Short CommunicationSpecial Issue

Industry Speak: Story of Kantha

Adarsh Makharia

Founder and Creative Director, OSAA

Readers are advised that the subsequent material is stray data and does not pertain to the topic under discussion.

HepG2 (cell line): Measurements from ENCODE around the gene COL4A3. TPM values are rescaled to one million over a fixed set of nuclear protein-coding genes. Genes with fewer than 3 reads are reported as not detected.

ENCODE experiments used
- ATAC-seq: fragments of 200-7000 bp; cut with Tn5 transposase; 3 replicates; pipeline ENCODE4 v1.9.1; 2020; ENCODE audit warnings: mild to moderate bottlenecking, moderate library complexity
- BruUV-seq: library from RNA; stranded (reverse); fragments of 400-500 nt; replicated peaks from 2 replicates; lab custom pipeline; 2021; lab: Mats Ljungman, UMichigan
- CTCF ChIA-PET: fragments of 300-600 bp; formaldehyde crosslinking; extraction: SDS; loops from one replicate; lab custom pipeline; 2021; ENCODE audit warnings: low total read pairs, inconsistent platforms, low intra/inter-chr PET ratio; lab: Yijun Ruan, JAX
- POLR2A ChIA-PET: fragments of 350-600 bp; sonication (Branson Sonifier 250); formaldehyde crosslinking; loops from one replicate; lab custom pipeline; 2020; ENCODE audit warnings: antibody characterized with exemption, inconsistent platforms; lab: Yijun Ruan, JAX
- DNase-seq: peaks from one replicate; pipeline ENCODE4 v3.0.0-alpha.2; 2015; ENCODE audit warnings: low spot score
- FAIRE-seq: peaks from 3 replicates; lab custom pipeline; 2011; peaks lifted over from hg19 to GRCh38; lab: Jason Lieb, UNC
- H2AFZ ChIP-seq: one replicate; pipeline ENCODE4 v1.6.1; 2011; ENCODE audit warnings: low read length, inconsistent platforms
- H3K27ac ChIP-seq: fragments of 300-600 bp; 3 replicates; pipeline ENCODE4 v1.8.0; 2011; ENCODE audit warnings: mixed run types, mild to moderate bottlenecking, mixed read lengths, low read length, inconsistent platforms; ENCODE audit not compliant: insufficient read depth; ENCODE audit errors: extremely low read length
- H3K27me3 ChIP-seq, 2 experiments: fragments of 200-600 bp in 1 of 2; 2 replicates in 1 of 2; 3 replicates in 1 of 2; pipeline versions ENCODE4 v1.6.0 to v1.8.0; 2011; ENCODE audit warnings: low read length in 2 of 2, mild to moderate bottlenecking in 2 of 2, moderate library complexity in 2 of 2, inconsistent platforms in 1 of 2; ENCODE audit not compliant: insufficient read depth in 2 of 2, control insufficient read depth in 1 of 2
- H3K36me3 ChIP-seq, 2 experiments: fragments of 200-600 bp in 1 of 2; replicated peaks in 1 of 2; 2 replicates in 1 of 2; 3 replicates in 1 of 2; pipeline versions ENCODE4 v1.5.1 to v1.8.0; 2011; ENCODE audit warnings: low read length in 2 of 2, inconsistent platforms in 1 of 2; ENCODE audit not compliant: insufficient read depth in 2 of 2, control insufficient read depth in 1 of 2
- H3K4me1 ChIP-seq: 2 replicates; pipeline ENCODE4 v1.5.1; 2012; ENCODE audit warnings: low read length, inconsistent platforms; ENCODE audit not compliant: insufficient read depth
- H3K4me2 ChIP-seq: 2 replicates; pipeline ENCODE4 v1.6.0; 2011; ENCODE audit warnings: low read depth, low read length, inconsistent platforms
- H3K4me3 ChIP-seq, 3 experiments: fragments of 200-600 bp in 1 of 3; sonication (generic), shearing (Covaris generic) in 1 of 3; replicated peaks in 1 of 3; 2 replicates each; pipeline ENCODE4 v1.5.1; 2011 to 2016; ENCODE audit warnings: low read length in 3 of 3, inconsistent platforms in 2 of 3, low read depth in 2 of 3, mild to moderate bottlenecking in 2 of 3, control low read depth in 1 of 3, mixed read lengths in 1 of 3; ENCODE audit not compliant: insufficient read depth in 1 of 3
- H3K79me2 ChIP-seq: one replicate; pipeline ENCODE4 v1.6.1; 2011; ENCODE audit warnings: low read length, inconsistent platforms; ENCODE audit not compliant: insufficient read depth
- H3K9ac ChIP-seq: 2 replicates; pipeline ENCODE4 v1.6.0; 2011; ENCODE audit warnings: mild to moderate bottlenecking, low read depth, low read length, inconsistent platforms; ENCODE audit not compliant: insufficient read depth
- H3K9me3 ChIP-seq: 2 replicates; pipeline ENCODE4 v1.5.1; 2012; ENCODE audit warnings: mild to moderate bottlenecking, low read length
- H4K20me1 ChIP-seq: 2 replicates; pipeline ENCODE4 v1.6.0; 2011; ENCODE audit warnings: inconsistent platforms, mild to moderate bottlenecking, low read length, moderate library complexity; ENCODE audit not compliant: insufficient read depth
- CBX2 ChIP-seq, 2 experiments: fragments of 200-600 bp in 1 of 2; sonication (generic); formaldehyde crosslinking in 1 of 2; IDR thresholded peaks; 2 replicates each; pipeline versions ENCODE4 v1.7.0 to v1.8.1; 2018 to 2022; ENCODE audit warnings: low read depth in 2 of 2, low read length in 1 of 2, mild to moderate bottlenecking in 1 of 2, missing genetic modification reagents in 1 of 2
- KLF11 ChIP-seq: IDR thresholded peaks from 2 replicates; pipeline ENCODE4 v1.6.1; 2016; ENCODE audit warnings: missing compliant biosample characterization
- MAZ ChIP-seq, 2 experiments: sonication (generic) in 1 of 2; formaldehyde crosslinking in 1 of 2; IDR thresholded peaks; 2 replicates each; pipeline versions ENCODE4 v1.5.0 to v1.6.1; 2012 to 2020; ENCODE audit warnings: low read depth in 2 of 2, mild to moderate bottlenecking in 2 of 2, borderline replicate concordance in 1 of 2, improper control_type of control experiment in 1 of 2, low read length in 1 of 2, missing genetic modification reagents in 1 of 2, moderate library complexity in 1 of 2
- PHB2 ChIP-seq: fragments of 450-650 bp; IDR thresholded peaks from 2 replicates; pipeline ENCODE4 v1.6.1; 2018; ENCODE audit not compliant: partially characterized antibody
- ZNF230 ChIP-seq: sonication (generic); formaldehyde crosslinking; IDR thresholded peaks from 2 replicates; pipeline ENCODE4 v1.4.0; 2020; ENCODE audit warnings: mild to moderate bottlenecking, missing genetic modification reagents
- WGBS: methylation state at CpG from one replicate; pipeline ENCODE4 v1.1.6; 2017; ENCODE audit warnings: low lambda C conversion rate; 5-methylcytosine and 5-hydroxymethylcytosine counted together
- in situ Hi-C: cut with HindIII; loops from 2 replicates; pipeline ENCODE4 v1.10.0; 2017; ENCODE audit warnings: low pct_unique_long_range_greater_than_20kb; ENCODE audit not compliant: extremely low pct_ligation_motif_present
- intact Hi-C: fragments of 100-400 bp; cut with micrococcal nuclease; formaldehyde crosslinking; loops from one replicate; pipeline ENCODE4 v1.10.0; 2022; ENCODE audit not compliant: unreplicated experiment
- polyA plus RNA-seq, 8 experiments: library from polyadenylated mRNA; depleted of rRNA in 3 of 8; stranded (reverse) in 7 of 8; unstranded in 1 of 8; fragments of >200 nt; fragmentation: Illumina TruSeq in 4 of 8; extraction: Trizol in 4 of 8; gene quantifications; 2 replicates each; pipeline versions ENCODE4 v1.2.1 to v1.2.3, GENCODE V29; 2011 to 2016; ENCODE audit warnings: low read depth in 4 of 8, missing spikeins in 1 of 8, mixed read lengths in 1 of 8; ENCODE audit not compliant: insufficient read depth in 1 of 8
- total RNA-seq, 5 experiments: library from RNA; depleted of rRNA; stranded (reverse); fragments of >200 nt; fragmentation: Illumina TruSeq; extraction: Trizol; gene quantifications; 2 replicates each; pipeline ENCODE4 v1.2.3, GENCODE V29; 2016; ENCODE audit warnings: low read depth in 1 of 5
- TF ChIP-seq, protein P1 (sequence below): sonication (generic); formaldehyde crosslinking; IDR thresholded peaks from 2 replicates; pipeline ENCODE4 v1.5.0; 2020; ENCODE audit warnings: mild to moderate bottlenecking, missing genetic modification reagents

Kantha, as we all know is a type of embroidery using the running stitch to sew together layers of fabric. The origin of Kantha however is necessity. It evolved out of a necessity to drape or protect against the cold. Kantha in Sanskrit means “rags”. Kantha is in a way one of the first recycling arts. The precious silks and Muslims when worn out were piled in layers and stitched by the women. They were also used as baby s diapers or wrappers for laying down newborn babies in the sun whilst they were being massaged with oil. This art has its roots in need anything created out of need is the purest form and expression. It can also be said that each Kantha piece is like a personal diary of the creator. The motifs used are like words which tell us about the woman who’s made it her life (as they use vignettes of daily folk life, her dreams (it is almost an escape into a fantasy world from the humdrum of daily life where they can explore their creativity her beliefs (they include figures of gods and goddesses they worship her identity (her caste and village and status can usually be ascertained from the piece she has made. In other words, each piece of Kantha is a telling tale of the hand that created it. The most cherished and appreciated works of art, in any form are those, which are a reflection of the artist, where the artist shares a piece of himself with others. That creates the most powerful art. Kantha is just that intimate narratives of the artist within each woman. Kantha began to be used commercially much later but even in this, the factor, which ensures its success, is its uniqueness. How no two pieces can ever be the same, how each piece is a reflection of the times we live in and how each piece journeys with a woman through months before it is ready? This personalized attribute of Kantha and its storytelling can always ensure its survival, especially in today’s sea of mass produced soulless textiles.

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